Contents

Original fossils

Zhoukoudian Peking Man Site - the Museum (taken in July 2004). At the centre: what Peking Man looked like.
Zhoukoudian Peking Man Site - the Museum (taken in July 2004). At the centre: what Peking Man looked like.

First studies began at Zhoukoudian in 1923 with an investigation of a number of caves in the limestone there. Otto Zdansky was working for geologist Johan Gunnar Andersson who described this event in Children of the Yellow Earth. According to Andersson, a local man led him, American paleontologist Walter Granger and Zdansky to what is today known as the Dragon Bone Hill, a place full of fossilized bones. The party immediately began an excavation. After Andersson and Granger left the site three days later, Zdansky found fossil teeth that resembled human molars. He did not, however, disclose his finds to Andersson and Granger. In 1926, he took them to the Peking Union Medical College, in Peking, where Canadian anatomist Davidson Black analysed them. He later published his finds in the journal Nature. Zhoukoudian Site - Museum. ... Zhoukoudian Site - Museum. ... Zhoukoudian Peking Man Site - the Caves (taken in July 2004) Zhoukoudian or Choukoutien (周口店) is a cave system near Beijing in China. ... 2004 : January - February - March - April - May - June - July - August - September - October - November - December See also: July 2004 in sports Deaths in July • 31 David B. Haight • 29 Francis Crick • 29 Nafisa Joseph • 23 Joe Cahill • 23 Mehmood • 23 Illinois Jacquet • 23 Carlos Paredes... Zhoukoudian Peking Man Site - the Caves (taken in July 2004) Zhoukoudian or Choukoutien (周口店) is a cave system near Beijing in China. ... Year 1923 (MCMXXIII) was a common year starting on Monday (link will display the full calendar) of the Gregorian calendar. ... Johan Gunnar Andersson (1874-1960), Swedish archaeologist, paleontologist and geologist, closely associated with the beginnings of Chinese archaeology in the 1920s. ... The name Walter Granger may refer to: Walter Granger (Star Trek), fictional 22nd-century captain of the SS Mariposa in a second-season episode of Star Trek: The Next Generation called Up the Long Ladder; Walter K. Granger (1888-1978), a member of the United States House of Representatives from... Zhoukoudian or Choukoutien (Chinese: ; pinyin: ) is a cave system near Beijing in China. ... Molars are the rearmost and most complicated kind of tooth in most mammals. ... Peking Union Medical College (中国协和医科大学) is a university in Beijing, China. ... Davidson Black Dr. Davidson Black (1884 – 1934) was a Canadian paleoanthropologist, best known for his discovery of Sinanthropus pekinensis (now Homo erectus pekinensis). ...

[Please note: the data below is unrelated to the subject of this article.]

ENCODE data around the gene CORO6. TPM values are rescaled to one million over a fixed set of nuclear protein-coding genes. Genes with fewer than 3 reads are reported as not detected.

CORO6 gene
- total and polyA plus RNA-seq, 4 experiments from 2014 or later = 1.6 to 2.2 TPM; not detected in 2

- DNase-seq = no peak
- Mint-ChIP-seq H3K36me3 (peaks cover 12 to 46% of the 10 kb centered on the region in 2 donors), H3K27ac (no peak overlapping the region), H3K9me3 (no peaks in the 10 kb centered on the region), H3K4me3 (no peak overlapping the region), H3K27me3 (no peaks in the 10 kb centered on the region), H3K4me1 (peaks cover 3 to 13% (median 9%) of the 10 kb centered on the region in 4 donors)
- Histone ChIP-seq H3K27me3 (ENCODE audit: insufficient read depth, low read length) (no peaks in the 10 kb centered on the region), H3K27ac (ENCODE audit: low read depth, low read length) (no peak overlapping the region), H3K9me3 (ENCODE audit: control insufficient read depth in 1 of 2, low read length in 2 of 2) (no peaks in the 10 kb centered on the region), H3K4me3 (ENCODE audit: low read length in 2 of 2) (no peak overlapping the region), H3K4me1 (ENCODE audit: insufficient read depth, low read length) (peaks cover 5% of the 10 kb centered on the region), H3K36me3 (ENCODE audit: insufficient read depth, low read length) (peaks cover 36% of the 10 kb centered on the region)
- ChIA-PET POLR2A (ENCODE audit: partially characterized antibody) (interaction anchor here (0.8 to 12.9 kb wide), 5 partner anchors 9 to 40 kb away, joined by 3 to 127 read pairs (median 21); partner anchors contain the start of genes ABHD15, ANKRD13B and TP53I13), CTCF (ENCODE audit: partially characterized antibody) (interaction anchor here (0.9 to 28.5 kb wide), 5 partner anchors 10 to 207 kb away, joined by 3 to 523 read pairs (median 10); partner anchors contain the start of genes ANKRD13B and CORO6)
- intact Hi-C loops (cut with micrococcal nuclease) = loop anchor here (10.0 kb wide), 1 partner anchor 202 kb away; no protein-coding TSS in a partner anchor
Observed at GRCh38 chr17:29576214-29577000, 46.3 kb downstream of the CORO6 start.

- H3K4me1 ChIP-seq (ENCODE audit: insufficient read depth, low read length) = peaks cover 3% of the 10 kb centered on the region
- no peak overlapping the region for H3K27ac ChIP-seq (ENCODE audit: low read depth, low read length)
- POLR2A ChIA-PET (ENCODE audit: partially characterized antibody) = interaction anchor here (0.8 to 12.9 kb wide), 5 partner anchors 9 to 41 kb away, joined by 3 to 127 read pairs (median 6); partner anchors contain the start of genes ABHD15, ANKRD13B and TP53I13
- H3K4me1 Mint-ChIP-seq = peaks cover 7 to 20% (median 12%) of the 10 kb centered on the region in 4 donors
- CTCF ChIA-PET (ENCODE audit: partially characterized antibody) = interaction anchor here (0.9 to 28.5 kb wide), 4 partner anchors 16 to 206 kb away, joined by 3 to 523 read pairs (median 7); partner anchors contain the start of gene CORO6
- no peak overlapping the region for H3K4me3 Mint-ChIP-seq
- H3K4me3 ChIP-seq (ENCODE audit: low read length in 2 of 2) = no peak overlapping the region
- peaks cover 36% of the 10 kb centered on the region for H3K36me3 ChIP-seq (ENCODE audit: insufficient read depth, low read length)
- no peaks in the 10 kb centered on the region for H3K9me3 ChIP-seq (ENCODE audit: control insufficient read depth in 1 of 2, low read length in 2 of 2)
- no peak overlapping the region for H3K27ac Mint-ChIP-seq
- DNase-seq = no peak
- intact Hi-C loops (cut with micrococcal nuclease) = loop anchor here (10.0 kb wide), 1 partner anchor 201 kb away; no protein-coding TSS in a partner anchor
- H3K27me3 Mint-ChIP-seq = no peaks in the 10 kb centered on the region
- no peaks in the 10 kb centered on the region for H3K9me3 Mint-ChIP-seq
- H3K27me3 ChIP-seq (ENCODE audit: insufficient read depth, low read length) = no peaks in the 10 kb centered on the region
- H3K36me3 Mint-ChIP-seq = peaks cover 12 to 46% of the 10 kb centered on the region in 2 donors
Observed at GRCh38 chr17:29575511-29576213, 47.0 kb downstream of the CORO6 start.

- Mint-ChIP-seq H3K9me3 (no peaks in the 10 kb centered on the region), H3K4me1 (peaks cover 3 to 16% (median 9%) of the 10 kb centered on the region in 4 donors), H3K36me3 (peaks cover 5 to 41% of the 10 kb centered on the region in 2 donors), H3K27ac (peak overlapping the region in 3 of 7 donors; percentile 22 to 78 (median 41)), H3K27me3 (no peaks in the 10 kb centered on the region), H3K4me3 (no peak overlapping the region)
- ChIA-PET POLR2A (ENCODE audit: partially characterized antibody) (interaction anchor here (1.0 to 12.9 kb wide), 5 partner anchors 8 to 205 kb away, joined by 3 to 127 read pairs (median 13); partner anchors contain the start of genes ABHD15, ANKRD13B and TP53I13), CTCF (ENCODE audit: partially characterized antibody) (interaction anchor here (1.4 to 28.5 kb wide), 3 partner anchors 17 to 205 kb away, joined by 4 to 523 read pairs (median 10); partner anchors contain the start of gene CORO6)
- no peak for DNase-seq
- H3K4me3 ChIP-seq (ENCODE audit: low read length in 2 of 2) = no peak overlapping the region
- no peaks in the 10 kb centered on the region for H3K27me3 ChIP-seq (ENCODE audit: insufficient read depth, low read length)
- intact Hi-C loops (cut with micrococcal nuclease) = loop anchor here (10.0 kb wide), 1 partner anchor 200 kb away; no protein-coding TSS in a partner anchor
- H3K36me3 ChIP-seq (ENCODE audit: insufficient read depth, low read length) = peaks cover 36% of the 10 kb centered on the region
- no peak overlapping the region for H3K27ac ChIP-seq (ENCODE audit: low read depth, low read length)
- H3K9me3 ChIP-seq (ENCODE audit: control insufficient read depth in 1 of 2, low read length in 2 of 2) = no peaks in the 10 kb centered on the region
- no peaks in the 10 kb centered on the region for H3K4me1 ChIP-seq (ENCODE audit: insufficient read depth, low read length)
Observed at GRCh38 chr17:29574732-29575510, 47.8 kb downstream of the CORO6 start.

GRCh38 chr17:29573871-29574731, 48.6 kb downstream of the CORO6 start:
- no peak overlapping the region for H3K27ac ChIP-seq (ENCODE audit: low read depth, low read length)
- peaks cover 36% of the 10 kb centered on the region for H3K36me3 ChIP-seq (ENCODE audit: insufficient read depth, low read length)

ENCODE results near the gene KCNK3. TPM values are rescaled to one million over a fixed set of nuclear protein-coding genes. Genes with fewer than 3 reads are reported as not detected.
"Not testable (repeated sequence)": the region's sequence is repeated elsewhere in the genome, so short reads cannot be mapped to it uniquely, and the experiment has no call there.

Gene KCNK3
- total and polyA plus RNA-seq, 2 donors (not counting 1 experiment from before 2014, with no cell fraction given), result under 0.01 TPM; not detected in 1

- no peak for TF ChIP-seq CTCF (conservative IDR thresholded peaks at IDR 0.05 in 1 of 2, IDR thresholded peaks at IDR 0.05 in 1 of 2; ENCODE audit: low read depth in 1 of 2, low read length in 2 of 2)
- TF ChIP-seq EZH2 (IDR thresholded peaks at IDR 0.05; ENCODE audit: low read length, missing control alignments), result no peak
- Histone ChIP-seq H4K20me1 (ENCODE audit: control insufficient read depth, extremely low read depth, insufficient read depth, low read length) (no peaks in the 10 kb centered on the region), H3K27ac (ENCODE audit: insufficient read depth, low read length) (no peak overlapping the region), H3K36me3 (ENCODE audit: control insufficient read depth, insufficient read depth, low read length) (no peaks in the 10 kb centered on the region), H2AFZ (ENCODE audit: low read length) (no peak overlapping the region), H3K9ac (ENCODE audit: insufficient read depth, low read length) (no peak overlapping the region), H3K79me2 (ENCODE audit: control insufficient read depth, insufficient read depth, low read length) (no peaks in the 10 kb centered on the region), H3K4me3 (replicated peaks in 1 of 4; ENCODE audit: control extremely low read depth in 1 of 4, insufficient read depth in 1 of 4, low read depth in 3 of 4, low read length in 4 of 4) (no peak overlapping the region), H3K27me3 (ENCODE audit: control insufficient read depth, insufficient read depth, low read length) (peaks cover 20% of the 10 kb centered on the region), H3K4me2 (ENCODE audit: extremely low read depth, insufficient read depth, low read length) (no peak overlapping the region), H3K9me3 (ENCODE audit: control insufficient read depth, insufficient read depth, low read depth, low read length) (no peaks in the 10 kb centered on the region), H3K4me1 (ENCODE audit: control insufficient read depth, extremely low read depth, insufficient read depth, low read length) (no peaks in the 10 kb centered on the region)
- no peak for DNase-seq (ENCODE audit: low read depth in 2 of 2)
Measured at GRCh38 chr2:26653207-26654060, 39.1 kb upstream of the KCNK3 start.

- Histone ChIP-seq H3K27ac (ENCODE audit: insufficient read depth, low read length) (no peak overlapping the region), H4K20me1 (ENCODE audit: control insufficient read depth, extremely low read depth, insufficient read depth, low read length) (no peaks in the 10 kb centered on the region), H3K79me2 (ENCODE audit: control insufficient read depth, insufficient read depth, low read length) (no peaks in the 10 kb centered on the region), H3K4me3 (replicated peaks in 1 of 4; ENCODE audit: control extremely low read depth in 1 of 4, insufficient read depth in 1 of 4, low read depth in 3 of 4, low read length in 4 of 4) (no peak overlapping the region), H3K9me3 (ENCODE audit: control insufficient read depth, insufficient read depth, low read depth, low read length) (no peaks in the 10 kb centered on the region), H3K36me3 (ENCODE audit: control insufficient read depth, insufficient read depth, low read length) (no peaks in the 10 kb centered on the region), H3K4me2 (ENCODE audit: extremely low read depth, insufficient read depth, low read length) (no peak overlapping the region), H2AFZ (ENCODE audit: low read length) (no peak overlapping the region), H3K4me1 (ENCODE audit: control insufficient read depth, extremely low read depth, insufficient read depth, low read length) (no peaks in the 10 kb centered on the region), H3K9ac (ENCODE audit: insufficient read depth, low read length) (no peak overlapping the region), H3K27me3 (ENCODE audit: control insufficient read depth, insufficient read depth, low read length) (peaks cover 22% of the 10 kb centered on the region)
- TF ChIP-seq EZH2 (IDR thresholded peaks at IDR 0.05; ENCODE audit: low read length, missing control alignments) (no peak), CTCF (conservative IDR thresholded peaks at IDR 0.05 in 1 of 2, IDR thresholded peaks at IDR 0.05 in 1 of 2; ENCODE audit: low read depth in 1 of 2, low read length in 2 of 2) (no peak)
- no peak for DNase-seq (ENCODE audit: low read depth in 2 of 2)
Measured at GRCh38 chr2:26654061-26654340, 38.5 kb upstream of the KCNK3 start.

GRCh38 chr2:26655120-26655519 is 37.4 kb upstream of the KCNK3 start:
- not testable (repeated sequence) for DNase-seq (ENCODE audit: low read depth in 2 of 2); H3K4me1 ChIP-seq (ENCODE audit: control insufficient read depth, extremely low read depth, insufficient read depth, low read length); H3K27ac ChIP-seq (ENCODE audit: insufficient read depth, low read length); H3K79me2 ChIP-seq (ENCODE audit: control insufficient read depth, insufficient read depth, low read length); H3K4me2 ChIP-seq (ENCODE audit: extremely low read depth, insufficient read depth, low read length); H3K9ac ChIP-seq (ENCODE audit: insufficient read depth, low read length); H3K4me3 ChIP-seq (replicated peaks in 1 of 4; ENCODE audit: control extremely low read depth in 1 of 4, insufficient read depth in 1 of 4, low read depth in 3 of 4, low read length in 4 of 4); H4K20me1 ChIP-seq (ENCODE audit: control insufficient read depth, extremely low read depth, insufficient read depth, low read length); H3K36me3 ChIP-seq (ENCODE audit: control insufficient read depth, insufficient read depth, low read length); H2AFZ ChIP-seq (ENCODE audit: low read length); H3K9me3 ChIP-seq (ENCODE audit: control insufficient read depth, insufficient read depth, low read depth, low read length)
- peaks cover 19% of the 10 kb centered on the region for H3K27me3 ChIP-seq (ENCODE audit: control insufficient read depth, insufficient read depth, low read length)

The first specimens of Homo erectus had been found in Java in 1891 by Eugene Dubois, with the Java Man initially being named Pithecanthropus erectus but later transferred to the genus Homo. Java (Indonesian, Javanese, and Sundanese: Jawa) is an island of Indonesia, and the site of its capital city, Jakarta. ... Year 1891 (MDCCCXCI) was a common year starting on Thursday (link will display the full calendar) of the Gregorian calendar (or a common year starting on Saturday of the 12-day slower Julian calendar). ... Eugene Dubois (January 28, 1858 - December 16, 1940) was a Dutch anthropologist, who earned world-wide fame with the discovery of Homo erectus in Java in 1891. ... “Pithecanthropus erectus” redirects here. ... Pithecanthropus erectus was the name first given to the Homo erectus specimen, also known as Java Man, by its discoverer Eugene Dubois. ... Species Homo sapiens See text for extinct species. ...